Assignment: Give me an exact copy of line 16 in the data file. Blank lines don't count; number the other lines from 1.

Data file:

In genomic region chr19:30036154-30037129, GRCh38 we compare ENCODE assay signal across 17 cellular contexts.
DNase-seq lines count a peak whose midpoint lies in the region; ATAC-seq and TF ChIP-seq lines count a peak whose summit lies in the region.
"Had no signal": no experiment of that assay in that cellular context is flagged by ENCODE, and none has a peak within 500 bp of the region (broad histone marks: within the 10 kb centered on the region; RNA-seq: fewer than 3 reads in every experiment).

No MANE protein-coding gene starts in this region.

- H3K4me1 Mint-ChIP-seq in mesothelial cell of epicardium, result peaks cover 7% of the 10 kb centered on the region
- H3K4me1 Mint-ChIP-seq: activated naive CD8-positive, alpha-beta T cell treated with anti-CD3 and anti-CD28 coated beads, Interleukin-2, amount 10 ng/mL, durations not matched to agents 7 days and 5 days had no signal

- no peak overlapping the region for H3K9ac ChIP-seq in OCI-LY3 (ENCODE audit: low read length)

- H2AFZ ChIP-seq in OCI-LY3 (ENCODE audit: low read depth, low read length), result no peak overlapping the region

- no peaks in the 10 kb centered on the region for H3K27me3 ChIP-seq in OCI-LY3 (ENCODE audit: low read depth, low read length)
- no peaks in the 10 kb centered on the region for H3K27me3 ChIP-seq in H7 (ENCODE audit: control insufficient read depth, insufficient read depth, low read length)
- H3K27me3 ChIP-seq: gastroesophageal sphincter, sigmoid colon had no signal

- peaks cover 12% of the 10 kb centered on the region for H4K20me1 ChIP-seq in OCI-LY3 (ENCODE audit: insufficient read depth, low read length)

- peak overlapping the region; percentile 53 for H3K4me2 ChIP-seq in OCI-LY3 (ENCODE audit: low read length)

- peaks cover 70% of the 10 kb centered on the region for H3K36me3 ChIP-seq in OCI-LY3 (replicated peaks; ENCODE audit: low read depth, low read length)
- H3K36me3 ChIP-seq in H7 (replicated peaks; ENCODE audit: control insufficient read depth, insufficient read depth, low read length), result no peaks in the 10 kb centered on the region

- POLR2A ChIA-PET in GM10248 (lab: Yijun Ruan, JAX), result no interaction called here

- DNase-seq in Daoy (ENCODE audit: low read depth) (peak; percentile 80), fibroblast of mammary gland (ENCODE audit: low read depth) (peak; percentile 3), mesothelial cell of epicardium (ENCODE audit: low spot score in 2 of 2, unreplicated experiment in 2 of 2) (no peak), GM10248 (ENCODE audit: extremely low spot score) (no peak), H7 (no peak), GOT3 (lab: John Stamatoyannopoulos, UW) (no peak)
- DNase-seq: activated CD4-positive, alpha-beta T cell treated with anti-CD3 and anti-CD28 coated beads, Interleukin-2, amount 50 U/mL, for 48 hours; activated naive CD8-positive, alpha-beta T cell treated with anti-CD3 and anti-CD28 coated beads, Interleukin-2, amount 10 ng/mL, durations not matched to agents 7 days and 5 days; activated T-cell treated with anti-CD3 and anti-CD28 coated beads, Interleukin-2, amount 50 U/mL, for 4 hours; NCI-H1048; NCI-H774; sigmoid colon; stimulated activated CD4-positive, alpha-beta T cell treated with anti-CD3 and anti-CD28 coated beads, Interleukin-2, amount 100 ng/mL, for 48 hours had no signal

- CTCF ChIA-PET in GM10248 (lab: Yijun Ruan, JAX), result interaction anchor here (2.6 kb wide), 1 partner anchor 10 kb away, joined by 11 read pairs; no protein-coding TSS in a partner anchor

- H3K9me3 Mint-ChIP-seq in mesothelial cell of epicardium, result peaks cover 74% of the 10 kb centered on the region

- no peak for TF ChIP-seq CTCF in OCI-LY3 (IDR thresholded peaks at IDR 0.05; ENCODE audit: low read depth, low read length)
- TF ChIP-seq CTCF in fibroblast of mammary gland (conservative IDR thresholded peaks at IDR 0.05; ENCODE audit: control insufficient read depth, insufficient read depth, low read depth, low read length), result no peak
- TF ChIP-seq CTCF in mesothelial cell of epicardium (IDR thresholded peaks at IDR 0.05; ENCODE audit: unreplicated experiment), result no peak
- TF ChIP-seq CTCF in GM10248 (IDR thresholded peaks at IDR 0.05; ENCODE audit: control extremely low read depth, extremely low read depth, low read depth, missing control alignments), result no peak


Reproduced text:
- POLR2A ChIA-PET in GM10248 (lab: Yijun Ruan, JAX), result no interaction called here